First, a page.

Dina Esfandiary

desfandiary's picture

Dina Esfandiary is a fellow in the War Studies Department at King’s College London and an adjunct fellow at the Center for Strategic and International Studies (CSIS).

Subscribe to this Lawfare contributor via RSS.

Foreign Policy Essay

Defusing the Iran-Saudi Powder Keg

Editor’s Note: The Iran-Saudi rivalry has fostered instability throughout the Middle East, with neither side likely to emerge triumphant. This rivalry increases bloodshed in the region and hinders U.S. attempts to secure its interests. Ariane Tabatabai of Georgetown and Dina Esfandiary of King's College assess the problems caused by the Iran-Saudi rivalry and argue that dialogue now is both possible and necessary.

***

Foreign Policy Essay

Will Trump Make Iran His Partner or His Adversary?

Editor’s Note: Of all the many uncertainties about Trump's foreign policy, the question of Iran looms among the largest. The Obama administration moved U.S.-Iran relations from abysmal to bad, and both Republicans and Democrats heavily criticized the Iran nuclear deal, the most important element of this limited rapprochement. Yet Iran is an important player in the region, and the Trump administration must carefully consider their first step if they seek to confront Tehran or continue limited cooperation.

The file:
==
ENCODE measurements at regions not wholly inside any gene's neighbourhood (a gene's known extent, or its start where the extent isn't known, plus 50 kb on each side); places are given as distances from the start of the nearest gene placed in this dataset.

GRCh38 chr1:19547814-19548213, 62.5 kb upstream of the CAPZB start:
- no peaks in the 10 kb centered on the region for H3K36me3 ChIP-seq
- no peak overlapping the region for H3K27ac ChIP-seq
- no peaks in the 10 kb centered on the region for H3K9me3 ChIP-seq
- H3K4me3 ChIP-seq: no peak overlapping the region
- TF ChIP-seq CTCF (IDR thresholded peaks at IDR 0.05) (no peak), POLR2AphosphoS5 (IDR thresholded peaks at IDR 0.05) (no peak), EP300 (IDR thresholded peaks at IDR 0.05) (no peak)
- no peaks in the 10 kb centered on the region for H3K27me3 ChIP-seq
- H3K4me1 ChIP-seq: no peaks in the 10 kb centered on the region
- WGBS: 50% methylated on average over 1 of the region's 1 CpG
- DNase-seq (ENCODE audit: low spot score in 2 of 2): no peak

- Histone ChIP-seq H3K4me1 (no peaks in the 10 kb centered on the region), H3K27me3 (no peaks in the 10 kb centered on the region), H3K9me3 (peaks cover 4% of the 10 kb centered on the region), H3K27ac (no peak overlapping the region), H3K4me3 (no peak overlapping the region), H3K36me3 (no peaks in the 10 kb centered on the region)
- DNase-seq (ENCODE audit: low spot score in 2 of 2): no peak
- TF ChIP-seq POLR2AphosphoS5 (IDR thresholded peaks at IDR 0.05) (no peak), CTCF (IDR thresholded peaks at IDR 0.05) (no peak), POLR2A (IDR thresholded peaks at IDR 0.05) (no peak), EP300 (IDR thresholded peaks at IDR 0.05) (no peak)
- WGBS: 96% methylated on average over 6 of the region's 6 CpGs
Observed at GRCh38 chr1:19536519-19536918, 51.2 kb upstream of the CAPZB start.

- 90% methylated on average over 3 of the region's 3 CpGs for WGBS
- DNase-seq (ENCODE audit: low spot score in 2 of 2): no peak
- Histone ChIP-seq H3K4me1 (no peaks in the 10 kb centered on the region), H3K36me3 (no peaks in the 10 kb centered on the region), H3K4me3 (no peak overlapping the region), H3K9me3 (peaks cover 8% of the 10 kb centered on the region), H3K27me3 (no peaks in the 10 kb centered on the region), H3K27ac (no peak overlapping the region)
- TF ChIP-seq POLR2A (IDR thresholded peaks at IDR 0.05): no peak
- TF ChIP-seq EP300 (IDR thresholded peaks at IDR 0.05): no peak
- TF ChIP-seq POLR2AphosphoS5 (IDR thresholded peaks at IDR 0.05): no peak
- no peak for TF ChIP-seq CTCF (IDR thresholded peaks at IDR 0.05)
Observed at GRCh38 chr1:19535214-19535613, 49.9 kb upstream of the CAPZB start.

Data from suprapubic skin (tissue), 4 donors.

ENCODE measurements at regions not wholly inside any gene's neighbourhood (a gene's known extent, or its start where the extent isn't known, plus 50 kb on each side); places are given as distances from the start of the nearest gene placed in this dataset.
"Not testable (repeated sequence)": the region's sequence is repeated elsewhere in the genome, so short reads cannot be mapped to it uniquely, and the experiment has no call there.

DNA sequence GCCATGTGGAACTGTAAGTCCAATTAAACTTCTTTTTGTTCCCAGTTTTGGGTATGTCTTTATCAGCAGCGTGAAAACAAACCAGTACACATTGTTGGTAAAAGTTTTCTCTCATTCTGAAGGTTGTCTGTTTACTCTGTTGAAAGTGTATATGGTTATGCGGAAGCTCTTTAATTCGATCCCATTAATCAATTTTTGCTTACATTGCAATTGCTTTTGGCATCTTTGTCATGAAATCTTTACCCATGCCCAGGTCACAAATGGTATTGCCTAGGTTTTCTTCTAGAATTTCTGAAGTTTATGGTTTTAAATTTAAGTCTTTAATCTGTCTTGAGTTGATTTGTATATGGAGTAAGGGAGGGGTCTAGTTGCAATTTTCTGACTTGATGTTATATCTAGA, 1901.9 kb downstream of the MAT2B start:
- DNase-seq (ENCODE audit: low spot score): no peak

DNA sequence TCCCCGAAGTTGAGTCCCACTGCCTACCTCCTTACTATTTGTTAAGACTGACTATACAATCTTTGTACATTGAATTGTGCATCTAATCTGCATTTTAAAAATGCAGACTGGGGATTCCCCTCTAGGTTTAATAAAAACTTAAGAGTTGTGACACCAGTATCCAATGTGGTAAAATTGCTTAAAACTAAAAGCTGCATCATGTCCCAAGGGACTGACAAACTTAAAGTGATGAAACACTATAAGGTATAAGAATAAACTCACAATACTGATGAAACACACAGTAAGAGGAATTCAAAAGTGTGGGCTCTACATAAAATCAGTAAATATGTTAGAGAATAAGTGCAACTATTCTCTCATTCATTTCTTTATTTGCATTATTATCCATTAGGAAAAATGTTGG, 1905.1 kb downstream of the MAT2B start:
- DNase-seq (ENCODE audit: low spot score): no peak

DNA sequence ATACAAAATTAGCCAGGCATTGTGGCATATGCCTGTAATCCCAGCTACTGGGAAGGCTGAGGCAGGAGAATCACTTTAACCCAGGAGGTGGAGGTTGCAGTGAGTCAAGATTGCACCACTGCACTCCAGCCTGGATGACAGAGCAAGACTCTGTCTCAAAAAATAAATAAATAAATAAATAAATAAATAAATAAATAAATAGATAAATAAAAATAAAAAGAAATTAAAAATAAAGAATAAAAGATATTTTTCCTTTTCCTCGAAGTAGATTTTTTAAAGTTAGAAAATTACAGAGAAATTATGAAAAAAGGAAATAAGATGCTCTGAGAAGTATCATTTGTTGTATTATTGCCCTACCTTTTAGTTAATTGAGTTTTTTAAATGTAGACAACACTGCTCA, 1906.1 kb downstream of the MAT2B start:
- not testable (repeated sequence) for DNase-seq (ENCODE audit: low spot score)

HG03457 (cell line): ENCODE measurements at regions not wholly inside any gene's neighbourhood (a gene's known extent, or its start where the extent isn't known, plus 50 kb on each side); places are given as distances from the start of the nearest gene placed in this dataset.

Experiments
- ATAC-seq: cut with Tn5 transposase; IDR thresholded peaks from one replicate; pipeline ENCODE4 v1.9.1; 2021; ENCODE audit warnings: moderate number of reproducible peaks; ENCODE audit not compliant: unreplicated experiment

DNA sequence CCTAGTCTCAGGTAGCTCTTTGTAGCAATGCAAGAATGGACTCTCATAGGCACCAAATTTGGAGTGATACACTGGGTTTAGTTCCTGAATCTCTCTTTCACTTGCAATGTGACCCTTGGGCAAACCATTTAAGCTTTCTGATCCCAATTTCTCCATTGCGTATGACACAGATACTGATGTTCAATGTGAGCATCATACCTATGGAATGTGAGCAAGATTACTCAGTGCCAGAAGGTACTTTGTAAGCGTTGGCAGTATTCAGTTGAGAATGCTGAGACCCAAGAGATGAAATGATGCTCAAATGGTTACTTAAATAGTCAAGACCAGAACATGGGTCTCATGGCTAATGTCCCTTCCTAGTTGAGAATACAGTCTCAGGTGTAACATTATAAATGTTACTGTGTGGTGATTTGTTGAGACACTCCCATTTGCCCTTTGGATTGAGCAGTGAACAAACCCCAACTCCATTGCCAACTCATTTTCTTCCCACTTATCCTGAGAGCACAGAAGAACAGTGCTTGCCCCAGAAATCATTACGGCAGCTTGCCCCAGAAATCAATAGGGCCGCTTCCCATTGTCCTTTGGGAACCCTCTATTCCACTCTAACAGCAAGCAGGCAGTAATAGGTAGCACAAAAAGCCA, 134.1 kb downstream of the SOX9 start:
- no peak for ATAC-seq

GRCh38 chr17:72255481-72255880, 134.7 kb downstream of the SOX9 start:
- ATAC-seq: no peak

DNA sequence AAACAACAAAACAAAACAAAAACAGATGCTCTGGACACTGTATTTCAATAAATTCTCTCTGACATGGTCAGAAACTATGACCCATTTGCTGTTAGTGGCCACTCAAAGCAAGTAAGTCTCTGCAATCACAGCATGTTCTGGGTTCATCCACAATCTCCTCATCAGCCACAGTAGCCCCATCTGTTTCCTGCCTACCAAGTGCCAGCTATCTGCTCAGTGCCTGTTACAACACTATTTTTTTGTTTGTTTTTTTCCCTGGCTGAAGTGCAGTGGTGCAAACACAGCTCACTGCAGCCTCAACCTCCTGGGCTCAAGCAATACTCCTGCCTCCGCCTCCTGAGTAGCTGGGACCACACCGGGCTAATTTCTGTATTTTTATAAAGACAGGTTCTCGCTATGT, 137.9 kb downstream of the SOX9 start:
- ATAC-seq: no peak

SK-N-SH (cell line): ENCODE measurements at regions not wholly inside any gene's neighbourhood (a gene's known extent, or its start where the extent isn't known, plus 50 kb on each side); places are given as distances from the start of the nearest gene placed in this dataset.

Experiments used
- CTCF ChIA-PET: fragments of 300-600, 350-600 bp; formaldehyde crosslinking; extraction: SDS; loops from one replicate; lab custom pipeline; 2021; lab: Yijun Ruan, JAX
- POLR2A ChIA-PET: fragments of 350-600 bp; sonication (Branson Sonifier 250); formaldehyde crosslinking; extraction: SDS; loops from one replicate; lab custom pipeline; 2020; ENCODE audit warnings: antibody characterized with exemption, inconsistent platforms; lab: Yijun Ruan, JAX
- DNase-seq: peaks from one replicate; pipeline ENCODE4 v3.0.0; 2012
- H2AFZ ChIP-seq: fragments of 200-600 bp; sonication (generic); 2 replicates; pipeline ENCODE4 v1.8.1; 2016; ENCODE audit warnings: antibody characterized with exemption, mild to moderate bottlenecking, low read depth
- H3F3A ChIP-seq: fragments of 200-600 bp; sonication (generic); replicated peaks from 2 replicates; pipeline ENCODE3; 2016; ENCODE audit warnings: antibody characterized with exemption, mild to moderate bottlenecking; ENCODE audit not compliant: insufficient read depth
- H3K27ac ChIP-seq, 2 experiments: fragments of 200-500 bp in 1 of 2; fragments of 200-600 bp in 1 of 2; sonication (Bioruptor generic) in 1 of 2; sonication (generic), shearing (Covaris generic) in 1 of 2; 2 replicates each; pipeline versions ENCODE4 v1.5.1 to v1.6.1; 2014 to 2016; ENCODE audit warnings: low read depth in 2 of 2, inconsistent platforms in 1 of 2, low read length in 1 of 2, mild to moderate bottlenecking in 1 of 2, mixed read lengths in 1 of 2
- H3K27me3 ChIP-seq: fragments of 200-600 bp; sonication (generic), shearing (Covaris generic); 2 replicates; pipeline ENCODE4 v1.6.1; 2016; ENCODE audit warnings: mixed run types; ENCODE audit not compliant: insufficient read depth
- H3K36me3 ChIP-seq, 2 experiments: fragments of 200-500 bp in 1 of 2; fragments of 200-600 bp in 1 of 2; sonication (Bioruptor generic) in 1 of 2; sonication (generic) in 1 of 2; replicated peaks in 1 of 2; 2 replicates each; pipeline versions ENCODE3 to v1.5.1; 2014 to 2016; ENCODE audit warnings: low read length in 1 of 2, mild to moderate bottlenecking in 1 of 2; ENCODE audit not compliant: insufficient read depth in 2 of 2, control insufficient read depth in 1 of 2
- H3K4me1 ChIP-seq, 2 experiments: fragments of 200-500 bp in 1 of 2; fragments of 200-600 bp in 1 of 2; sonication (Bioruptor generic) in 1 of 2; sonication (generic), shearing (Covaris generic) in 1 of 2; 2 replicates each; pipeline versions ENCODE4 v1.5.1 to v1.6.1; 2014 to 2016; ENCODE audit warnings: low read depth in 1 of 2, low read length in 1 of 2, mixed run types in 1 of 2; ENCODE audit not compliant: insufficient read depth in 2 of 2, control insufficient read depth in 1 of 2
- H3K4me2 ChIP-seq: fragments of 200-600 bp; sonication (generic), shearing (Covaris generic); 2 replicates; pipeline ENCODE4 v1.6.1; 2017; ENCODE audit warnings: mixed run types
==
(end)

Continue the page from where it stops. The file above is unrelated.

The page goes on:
Foreign Policy Essay

Partnering with Iran to Counter ISIS?

Editor's Note: The U.S. struggle against the Islamic State is hamstrung by too many enemies and too few allies. Not only is the United States fighting the Islamic State, but it also opposes the Syrian regime, Lebanese Hizballah, and Iran, among other forces. Ariane Tabatabai of Georgetown and Dina Esfandiary of King's College argue that U.S. policy is at least partly misguided. They contend that Iran can and should be a major ally in the struggle against the Islamic State.

***

Foreign Policy Essay

Sana’a: Iran’s Fourth Arab Capital?

Editor's Note: The Saudi-Iranian rivalry has long been a driver of instability and extremism in the Middle East, and this tension grew even worse when the Saudis executed Nimr al-Nimr, a Shiite cleric and outspoken critic of the ruling family, on January 2nd. The rivalry has played out across the Middle East, with Yemen being one key -- and often neglected -- arena.